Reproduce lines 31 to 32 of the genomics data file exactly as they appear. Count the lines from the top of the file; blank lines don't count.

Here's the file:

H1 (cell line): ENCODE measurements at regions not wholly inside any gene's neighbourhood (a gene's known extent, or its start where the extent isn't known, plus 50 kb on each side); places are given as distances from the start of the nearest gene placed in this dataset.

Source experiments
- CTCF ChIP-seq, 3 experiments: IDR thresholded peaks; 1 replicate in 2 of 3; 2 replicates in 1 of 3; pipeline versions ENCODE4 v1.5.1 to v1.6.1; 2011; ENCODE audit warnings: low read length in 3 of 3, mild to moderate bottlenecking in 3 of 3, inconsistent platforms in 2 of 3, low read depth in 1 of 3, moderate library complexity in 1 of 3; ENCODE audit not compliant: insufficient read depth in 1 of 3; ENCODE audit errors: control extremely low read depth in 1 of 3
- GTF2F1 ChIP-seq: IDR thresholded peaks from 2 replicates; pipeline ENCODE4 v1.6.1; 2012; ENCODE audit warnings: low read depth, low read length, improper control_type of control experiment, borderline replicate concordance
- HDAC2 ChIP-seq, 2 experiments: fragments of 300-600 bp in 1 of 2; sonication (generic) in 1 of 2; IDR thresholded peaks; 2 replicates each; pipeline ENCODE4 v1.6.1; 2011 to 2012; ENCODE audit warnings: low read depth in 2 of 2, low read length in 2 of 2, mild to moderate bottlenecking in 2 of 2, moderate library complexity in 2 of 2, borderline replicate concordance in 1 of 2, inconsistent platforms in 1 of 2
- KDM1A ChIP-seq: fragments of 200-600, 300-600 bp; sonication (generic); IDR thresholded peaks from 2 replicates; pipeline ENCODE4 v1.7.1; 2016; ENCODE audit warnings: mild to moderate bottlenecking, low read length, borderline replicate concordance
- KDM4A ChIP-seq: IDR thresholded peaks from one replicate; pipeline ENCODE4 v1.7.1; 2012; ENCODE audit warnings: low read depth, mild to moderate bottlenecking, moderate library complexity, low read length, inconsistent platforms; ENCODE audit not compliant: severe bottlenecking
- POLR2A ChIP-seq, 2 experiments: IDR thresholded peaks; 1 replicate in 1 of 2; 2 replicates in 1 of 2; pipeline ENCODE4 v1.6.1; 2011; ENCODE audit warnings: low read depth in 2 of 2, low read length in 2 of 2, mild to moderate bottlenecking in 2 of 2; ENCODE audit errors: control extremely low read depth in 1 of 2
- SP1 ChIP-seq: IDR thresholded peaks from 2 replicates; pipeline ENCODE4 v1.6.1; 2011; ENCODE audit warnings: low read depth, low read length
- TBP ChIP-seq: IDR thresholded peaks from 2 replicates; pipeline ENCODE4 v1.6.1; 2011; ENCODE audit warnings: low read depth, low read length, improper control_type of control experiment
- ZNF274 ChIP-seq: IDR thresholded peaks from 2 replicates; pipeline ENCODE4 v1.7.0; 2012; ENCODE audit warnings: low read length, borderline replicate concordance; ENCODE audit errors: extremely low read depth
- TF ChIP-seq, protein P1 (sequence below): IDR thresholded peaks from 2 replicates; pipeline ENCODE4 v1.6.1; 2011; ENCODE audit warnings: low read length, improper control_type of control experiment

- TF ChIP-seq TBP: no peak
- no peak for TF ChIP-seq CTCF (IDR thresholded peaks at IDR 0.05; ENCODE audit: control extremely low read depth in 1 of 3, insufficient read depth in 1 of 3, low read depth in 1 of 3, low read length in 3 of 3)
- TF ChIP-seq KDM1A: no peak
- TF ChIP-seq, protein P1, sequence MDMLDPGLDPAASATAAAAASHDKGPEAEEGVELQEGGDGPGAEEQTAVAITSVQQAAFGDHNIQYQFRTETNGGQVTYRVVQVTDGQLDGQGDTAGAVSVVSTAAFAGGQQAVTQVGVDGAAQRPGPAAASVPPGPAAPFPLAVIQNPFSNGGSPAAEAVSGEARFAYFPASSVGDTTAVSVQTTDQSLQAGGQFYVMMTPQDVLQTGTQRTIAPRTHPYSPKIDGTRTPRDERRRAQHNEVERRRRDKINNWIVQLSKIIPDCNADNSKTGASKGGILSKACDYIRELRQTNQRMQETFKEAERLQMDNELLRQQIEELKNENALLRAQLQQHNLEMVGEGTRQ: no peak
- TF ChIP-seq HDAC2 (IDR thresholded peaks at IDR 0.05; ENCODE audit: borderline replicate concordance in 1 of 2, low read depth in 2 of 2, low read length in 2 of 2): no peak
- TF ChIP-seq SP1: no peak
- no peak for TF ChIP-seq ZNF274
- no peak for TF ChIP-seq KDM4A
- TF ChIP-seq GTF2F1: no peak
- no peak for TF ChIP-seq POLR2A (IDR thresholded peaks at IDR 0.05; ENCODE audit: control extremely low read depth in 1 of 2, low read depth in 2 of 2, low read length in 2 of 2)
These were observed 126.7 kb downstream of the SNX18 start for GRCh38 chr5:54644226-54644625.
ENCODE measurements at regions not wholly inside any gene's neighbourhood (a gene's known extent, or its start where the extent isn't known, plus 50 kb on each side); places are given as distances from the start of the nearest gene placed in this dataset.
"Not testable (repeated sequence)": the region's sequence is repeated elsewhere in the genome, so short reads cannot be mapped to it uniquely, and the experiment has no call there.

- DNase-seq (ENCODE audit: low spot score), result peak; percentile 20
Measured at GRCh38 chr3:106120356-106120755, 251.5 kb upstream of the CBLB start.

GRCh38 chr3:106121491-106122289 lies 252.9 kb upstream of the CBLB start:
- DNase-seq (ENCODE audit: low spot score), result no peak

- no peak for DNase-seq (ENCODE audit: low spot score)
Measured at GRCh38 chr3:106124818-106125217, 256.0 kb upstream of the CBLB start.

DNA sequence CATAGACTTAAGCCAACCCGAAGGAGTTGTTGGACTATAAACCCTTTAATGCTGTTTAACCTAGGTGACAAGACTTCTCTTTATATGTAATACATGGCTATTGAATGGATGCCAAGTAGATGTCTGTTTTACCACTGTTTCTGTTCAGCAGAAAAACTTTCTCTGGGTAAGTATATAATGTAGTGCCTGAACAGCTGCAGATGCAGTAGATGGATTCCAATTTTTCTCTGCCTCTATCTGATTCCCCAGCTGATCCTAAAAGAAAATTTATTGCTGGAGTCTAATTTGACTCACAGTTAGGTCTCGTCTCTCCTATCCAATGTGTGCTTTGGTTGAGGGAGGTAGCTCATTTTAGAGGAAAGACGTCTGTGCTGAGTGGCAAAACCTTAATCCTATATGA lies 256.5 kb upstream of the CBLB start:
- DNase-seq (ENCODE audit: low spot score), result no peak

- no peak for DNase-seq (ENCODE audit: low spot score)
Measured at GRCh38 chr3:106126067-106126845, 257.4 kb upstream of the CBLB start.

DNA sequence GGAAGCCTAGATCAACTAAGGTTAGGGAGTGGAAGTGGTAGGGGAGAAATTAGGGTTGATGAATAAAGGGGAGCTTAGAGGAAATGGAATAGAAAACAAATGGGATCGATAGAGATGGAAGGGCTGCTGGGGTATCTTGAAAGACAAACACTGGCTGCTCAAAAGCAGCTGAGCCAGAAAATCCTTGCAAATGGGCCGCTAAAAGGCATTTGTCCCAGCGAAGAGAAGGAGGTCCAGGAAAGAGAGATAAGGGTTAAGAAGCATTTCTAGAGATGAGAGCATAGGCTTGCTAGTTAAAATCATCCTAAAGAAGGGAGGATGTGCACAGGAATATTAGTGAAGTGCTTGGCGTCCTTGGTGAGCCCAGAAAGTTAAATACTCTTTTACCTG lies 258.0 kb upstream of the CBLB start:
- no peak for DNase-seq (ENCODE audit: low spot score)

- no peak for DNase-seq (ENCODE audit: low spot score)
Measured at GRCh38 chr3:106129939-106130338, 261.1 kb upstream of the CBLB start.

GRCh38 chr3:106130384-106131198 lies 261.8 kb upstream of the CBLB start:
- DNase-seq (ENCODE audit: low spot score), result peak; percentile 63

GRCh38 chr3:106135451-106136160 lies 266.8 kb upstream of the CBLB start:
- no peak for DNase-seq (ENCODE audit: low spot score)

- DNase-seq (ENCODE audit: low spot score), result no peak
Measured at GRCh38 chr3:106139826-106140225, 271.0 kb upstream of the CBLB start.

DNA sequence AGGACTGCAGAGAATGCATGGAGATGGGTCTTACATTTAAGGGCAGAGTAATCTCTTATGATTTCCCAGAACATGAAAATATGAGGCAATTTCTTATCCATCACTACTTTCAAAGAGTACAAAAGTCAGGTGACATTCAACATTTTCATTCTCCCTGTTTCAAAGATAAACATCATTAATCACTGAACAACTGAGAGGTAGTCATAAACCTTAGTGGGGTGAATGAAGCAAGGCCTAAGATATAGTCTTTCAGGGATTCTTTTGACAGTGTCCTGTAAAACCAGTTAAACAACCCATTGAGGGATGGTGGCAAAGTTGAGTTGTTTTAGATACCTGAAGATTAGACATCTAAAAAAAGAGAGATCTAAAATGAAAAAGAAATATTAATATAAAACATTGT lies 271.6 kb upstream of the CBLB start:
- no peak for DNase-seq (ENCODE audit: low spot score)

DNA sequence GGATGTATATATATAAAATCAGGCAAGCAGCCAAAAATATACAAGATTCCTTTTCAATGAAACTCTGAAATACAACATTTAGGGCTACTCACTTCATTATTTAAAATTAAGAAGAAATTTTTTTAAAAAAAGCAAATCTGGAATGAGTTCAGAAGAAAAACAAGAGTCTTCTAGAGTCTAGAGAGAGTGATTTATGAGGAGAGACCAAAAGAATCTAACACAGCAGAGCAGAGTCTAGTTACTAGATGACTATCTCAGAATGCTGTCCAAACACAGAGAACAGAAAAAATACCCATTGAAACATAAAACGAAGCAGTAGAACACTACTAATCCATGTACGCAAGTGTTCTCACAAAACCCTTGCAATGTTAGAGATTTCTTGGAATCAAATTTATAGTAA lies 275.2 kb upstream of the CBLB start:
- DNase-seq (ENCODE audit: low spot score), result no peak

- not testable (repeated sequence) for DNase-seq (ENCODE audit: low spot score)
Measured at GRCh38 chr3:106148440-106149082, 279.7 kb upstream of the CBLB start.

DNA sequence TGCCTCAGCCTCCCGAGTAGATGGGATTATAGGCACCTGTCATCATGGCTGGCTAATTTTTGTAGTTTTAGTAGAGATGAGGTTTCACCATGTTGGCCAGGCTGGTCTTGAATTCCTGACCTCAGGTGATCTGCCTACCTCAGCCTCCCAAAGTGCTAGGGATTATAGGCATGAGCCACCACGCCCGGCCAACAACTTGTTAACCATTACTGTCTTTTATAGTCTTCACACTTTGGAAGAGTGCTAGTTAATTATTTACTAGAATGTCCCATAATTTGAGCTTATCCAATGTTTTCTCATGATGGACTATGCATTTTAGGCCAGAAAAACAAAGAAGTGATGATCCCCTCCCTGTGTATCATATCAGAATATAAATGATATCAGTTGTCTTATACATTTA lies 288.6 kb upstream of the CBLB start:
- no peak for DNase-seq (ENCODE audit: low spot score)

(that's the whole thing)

Measured at GRCh38 chr3:106124818-106125217, 256.0 kb upstream of the CBLB start.

DNA sequence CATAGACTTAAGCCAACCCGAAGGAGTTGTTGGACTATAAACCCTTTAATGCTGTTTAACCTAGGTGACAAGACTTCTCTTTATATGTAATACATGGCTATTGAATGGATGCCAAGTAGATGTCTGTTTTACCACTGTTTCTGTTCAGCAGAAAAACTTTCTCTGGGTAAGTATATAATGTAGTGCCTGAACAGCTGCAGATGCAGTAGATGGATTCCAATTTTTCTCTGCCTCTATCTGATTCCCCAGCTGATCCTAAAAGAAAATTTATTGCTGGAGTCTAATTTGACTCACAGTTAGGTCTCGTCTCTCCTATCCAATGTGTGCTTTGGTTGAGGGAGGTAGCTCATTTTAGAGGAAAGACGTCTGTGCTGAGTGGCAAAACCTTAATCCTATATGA lies 256.5 kb upstream of the CBLB start: